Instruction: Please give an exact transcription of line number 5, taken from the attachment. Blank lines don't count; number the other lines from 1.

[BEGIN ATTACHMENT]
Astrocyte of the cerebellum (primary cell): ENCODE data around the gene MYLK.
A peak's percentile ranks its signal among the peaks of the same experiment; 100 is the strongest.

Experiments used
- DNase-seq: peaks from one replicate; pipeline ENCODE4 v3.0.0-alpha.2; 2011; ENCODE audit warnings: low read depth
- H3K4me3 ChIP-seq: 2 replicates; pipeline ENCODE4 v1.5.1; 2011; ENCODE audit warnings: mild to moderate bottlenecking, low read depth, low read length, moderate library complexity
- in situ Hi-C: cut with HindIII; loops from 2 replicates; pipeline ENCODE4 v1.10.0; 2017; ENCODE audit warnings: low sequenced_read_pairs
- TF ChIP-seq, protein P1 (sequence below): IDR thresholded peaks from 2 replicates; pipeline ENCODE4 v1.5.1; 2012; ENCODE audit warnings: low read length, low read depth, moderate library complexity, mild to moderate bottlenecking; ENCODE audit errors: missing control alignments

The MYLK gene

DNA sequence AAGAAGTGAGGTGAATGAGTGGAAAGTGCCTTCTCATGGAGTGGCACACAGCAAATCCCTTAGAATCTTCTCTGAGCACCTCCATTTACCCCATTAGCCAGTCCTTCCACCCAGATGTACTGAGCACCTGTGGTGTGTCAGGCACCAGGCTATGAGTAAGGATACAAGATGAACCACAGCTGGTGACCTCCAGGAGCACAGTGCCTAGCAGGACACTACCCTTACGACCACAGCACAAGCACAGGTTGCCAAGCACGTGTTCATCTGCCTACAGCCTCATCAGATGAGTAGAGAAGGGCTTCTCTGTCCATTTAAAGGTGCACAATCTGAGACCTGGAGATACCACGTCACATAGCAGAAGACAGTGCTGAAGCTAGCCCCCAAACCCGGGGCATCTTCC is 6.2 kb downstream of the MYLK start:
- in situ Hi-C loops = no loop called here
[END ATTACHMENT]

- H3K4me3 ChIP-seq: 2 replicates; pipeline ENCODE4 v1.5.1; 2011; ENCODE audit warnings: mild to moderate bottlenecking, low read depth, low read length, moderate library complexity